Satellites detect fires in the tundra | Polarjournal
Time and again there are fires in the Russian tundra, which are go out of control and are difficult to extinguish. (Photo: NASA)

Forest fires in Siberia are bringing even more misery to an area already closed off because of the coronavirus pandemic.

Nine Siberian regions are affected by these forest fires. Clouds of smoke have swept across the Siberian landscape. This satellite image was taken on April 27, 2020 by the Terra satellite with its instrument MODIS (Moderate Resolution Imaging System). (Photo: NASA)

NASA’s satellite photos are often the first to detect forest fires in remote regions. The locations of new fires will then be sent directly to local authorities within a few hours of the satellite crossing. Together, NASA’s instruments actively detect burning fires, track the smoke transport of fires, provide fire management information, and map the extent of ecosystem changes based on the scale and severity of fire scars. NASA has several global observation satellites, many of which contribute to our understanding of fires in the global system. Satellites orbiting the poles provide observations of the entire planet several times a day, while satellites in a geostationary orbit provide images of fires, smoke and clouds in rough resolution every five to 15 minutes.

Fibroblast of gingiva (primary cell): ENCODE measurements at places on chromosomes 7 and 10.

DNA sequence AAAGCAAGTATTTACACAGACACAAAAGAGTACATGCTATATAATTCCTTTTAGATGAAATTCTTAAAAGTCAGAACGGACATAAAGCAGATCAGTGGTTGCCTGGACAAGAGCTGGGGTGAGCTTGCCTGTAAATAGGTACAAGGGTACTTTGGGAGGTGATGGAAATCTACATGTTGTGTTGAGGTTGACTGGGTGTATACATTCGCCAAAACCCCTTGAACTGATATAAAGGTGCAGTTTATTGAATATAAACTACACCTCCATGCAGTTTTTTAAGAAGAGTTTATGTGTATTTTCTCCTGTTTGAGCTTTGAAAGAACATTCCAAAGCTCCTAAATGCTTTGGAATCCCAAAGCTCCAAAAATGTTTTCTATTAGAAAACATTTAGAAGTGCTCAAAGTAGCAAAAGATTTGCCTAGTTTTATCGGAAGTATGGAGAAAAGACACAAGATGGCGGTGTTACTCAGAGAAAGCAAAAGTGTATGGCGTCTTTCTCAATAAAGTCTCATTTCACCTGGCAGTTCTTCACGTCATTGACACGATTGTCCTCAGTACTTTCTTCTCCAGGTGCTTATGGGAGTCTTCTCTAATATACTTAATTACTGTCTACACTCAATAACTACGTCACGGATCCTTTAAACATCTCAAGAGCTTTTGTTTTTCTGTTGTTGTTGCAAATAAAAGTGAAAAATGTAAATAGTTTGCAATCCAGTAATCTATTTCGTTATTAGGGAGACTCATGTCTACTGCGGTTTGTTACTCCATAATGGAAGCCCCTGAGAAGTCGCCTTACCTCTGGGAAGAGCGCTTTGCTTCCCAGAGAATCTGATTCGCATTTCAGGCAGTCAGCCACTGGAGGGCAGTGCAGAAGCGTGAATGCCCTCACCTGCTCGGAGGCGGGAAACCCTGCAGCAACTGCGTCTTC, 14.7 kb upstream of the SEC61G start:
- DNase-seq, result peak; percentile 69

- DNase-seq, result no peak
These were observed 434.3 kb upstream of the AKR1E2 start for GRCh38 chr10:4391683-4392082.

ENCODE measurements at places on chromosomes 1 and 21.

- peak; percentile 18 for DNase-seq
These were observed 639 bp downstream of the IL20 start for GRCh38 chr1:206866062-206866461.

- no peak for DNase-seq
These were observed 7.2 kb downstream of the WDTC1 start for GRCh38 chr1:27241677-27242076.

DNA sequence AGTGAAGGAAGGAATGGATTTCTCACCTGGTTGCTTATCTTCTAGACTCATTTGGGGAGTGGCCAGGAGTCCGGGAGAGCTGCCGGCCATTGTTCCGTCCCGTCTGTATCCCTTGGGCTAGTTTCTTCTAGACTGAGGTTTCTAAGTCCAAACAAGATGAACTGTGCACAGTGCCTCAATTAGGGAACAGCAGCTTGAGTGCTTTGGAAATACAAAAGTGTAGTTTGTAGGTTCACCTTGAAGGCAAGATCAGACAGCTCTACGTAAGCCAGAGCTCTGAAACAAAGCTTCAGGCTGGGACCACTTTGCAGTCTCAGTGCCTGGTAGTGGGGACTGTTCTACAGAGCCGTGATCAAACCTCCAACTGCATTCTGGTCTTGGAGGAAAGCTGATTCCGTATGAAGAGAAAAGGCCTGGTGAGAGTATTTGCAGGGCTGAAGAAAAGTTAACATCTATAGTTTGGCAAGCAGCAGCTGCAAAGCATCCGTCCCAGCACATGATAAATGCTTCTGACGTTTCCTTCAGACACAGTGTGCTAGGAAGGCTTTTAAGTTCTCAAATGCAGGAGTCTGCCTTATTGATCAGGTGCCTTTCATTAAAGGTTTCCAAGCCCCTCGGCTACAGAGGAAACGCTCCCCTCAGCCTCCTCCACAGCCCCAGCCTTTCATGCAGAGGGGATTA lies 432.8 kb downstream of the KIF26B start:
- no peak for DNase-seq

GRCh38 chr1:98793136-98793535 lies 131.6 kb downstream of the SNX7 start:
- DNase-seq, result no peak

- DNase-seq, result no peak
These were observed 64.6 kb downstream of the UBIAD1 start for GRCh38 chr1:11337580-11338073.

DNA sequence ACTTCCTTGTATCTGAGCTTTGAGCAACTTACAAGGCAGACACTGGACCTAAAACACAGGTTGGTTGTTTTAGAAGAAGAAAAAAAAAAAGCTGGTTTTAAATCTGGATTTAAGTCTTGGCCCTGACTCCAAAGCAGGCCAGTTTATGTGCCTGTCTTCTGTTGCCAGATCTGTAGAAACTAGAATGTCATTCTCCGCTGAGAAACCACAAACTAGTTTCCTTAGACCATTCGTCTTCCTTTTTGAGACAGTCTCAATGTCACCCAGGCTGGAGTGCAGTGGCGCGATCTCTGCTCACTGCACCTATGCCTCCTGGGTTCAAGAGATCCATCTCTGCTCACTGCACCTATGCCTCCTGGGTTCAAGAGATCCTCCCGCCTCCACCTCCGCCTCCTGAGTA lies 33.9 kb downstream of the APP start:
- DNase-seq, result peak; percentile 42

NASA World View, Data and Information System for Earth Observation Systems (EOSDIS). (Photo: NASA)

NASA’s Earth Observing System Data and Information System (EOSDIS) Worldview application provides the ability to interactively search over 700 global satellite image layers in full resolution and then download the underlying data. Many of the available image layers are updated within three hours of observation, essentially showing the entire Earth as it looks “just now.” Actively burning fires detected by thermal bands are represented as red dots. At some of the red dots, smoke may rise from them, indicating a fire.

Heiner Kubny, PolarJournal

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